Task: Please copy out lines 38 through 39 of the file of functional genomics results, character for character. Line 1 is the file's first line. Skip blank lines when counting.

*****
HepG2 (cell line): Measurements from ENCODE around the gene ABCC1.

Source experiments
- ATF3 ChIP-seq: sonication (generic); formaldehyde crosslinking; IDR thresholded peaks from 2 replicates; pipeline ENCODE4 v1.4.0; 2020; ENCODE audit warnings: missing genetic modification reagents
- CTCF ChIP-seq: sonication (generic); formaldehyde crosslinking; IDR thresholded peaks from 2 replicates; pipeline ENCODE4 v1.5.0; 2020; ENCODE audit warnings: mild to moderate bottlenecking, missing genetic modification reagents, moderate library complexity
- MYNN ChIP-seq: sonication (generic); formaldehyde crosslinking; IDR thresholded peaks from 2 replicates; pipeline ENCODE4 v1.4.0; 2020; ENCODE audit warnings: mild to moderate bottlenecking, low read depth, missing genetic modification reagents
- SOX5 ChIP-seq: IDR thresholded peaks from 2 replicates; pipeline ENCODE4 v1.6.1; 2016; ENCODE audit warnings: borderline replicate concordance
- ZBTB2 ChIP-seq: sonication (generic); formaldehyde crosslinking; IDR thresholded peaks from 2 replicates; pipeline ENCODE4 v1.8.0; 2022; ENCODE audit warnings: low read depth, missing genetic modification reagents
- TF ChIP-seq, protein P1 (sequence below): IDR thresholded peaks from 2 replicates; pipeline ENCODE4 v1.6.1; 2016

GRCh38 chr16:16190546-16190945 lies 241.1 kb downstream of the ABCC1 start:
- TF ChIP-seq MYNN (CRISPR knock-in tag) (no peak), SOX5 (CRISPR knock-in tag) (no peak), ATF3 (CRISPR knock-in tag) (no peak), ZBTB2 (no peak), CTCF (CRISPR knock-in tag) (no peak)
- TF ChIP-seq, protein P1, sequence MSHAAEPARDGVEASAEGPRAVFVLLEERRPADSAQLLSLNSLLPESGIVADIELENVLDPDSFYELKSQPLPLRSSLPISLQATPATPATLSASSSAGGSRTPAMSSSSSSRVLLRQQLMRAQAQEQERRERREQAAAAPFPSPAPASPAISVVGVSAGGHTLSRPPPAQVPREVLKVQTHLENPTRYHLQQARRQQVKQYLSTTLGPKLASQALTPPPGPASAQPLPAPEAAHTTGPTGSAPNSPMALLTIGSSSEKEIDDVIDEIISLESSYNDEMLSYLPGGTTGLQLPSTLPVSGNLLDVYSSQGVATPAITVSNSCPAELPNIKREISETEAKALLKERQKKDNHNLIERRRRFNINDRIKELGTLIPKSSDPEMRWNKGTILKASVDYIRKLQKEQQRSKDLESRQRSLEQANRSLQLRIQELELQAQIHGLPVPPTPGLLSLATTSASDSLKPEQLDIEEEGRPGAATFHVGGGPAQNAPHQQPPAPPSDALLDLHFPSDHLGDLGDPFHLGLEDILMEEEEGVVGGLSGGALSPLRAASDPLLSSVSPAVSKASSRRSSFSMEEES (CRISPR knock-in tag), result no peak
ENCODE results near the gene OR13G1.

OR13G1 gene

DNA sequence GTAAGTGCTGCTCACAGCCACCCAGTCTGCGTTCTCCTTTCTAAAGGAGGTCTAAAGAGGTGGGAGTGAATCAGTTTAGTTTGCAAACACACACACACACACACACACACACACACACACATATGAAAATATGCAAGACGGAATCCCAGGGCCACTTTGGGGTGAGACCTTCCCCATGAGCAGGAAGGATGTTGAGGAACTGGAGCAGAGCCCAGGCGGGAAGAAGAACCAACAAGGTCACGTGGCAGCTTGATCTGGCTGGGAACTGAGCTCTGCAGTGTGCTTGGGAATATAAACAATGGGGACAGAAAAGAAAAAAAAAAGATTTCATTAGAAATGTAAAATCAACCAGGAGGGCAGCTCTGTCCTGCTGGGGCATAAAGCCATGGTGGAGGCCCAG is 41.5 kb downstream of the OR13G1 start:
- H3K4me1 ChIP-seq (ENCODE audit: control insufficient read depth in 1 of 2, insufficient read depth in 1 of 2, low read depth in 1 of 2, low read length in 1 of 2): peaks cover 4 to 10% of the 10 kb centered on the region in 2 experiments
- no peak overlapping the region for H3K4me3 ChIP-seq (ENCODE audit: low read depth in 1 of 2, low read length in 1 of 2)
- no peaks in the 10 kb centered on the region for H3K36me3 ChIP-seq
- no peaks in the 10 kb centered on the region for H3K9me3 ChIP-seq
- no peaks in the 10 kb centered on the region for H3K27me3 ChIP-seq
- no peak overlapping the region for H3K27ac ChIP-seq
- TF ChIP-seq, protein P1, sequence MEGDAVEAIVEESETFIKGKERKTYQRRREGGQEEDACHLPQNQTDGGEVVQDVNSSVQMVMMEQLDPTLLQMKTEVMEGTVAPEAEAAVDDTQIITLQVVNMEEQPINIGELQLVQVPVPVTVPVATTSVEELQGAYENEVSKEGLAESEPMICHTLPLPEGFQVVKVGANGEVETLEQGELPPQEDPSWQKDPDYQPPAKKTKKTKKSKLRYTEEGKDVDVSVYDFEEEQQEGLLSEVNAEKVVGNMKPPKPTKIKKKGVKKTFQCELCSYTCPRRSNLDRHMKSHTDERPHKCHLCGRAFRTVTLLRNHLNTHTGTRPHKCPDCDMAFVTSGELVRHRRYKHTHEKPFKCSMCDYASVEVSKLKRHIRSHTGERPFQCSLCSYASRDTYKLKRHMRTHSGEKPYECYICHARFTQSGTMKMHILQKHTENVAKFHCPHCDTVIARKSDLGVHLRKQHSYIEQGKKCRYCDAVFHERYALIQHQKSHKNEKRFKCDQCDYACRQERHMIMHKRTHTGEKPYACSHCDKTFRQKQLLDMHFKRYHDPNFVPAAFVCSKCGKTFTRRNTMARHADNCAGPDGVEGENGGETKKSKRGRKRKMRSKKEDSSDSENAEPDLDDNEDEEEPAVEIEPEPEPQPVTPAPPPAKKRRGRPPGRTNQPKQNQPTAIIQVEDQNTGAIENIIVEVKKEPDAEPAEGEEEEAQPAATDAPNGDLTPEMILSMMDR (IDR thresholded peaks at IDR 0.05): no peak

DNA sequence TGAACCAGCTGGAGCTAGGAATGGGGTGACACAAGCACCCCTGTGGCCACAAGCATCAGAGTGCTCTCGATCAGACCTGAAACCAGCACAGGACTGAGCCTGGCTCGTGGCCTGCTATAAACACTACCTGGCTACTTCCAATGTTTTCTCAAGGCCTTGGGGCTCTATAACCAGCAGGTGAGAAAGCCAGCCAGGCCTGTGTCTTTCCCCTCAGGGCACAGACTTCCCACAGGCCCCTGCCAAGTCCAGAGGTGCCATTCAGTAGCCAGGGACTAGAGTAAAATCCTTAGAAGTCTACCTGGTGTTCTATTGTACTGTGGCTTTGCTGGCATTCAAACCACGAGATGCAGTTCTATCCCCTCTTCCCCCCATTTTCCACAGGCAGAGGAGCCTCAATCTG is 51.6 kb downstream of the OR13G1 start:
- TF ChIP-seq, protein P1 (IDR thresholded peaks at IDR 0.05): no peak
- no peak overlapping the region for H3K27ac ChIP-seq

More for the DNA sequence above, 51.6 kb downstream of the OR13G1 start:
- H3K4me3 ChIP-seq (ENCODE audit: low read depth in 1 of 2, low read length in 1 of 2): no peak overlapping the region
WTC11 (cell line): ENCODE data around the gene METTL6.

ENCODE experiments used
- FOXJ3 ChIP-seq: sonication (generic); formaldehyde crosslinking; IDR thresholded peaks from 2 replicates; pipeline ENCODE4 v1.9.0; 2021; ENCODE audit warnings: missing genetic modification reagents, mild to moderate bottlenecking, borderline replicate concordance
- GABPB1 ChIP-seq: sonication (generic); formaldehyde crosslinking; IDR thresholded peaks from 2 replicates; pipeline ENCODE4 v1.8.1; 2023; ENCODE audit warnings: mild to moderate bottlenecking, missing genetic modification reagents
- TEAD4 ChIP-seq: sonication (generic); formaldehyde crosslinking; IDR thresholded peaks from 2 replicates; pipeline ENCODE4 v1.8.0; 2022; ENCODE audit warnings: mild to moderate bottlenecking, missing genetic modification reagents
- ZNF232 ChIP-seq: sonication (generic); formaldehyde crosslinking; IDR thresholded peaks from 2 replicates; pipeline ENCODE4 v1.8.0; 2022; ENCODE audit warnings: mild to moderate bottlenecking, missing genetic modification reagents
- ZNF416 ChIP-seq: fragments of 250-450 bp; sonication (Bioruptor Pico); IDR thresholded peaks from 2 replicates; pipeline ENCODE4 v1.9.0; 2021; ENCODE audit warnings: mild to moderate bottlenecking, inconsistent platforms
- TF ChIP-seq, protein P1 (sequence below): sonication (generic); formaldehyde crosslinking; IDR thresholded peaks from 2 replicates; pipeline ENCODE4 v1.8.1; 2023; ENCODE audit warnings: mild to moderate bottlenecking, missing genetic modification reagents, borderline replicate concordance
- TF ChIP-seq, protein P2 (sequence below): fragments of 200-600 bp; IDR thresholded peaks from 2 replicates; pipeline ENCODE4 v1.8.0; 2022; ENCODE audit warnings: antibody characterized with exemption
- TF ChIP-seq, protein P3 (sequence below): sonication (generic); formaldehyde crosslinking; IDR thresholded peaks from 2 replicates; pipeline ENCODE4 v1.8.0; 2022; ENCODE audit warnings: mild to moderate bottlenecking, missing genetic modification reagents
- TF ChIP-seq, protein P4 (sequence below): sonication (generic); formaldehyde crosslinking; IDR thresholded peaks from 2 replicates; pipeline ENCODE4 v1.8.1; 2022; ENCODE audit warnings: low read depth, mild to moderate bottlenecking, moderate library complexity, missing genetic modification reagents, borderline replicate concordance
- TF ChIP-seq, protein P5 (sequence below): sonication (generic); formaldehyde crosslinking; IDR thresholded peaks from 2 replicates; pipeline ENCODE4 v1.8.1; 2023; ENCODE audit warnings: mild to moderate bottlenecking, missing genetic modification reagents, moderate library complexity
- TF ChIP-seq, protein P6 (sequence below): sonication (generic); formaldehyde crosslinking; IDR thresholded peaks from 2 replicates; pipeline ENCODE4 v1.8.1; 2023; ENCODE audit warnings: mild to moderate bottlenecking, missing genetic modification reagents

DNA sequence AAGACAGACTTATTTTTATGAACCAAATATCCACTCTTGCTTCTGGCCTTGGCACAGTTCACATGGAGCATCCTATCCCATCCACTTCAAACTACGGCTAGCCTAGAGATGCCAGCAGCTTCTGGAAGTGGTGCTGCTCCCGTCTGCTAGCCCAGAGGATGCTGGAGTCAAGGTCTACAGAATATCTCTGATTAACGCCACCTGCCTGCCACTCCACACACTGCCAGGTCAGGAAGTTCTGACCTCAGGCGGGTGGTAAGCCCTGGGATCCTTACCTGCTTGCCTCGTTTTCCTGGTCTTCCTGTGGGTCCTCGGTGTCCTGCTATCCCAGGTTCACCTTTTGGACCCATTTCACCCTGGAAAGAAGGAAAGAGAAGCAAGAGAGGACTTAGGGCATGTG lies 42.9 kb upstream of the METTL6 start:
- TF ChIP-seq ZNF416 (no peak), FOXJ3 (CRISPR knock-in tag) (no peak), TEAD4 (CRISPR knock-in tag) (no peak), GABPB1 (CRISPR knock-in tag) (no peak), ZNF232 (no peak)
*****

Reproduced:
- TF ChIP-seq, protein P5 (sequence below): sonication (generic); formaldehyde crosslinking; IDR thresholded peaks from 2 replicates; pipeline ENCODE4 v1.8.1; 2023; ENCODE audit warnings: mild to moderate bottlenecking, missing genetic modification reagents, moderate library complexity
- TF ChIP-seq, protein P6 (sequence below): sonication (generic); formaldehyde crosslinking; IDR thresholded peaks from 2 replicates; pipeline ENCODE4 v1.8.1; 2023; ENCODE audit warnings: mild to moderate bottlenecking, missing genetic modification reagents